OK. That makes sense. And then you also mentioned that you expect working capital to peak in 3Q in terms of usage. Do you have a magnitude in mind for that? And then maybe give us a sense of how quick that cash comes back in the door as a tailwind thereafter.

Randy Fowler -- Co-Chief Executive Officer

Yes. Probably could see another, call it, another $300 million to $500 million increase in working capital between now and the end of the third quarter. And then I think it would just work off over -- from the third quarter, probably work off. Typically, you've got a good bit of working capital deployed.

I mean, just in our typical business, you have a good bit of working capital deployed over the fourth quarter. So I think you would see, ultimately, from that peak in the third quarter, you probably see it worked off largely by the end of the first quarter next year.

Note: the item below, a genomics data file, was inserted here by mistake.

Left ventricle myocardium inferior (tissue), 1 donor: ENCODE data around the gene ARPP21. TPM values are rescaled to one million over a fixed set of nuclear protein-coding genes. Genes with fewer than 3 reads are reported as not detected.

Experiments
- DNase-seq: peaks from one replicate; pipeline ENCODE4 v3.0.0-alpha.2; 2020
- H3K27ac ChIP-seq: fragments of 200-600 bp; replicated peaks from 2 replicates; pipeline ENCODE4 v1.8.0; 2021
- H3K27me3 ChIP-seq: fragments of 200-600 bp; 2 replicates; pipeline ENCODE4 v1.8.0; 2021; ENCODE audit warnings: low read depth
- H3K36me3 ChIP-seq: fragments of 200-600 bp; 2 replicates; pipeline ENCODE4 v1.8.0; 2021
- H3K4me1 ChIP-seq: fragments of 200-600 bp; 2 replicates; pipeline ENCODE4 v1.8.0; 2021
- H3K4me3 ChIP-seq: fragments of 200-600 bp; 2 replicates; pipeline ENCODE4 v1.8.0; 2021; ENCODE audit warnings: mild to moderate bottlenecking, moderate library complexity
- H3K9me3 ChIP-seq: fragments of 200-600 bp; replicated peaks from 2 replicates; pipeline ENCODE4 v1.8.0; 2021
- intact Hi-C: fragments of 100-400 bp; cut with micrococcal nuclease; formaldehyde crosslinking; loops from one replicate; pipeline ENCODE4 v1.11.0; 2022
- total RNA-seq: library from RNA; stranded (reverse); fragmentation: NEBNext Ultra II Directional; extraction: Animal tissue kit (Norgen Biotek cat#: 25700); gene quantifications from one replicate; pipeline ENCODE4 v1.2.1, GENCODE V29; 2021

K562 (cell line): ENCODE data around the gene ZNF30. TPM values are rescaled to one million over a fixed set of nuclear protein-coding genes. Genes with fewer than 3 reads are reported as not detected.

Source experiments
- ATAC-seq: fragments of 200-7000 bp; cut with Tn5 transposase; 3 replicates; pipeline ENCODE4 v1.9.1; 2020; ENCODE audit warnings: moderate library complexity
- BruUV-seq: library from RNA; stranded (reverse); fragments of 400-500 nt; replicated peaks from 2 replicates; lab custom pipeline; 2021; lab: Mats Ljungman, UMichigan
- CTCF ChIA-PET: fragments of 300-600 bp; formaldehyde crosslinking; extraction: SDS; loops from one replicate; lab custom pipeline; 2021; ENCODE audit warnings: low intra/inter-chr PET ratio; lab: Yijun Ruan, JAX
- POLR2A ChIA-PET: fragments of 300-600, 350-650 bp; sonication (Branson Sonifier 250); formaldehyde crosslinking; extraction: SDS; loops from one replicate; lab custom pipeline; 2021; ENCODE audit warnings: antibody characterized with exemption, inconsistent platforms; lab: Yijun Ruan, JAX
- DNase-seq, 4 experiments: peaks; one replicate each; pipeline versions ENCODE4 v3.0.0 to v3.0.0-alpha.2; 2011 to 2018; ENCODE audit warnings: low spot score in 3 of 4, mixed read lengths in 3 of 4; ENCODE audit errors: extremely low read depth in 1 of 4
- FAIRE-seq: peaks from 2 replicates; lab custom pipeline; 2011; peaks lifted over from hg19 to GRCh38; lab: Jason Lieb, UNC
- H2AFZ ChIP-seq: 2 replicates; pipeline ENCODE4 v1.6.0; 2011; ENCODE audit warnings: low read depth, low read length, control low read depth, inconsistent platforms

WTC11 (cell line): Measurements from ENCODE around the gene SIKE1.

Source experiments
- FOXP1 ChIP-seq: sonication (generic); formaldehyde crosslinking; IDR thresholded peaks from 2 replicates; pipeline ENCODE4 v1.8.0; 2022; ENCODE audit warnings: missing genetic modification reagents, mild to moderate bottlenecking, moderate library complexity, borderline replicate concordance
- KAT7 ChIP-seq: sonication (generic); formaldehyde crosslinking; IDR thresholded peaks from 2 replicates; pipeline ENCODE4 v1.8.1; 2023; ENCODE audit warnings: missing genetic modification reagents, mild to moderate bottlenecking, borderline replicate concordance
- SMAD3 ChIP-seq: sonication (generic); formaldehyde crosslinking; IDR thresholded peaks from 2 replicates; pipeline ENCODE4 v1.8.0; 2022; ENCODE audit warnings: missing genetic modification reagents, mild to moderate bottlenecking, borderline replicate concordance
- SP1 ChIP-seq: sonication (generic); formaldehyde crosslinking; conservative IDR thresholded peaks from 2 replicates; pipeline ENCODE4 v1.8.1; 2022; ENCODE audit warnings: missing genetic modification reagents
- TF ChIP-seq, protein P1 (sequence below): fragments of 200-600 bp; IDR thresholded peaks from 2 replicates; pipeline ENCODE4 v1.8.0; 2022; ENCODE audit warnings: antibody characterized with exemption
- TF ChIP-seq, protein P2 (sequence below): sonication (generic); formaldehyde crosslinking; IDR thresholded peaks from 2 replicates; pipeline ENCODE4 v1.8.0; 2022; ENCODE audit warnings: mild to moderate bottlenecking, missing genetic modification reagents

Justin Jenkins -- Raymond James -- Analyst

Got it. Thanks, Randy.

Operator

And our next question comes from the line of Keith Stanley with Wolfe Research. Your line is now open.

Keith Stanley -- Wolfe Research -- Analyst

Hi. Good morning. Just following up on the last question. If your working capital is still increasing in Q3, should we assume that that means some of the contango marketing-type opportunities could be even greater in the future than what we saw in Q2 in future quarters?

Randy Fowler -- Co-Chief Executive Officer

No. I think some of it is just a carryover to what we put on. I think what Jim alluded to that we think we may be as far as total spread opportunities be in the upper end of that $600 million range, really sort of see that split 50-50 first half of the year, second half of the year. But you still have -- just with some of the positions that we put on, you can have working capital creep with those positions.

Keith Stanley -- Wolfe Research -- Analyst

OK. That's helpful. And then going back to last quarter, I thought the messaging was pretty strong from the company that there weren't acquisitions you were interested in. I guess with the dust settling somewhat here, what's your view on the merits of acquiring companies or assets and synergies? I mean, the one thing that's striking is you guys could issue 10-year debt right now at under 2% interest rate.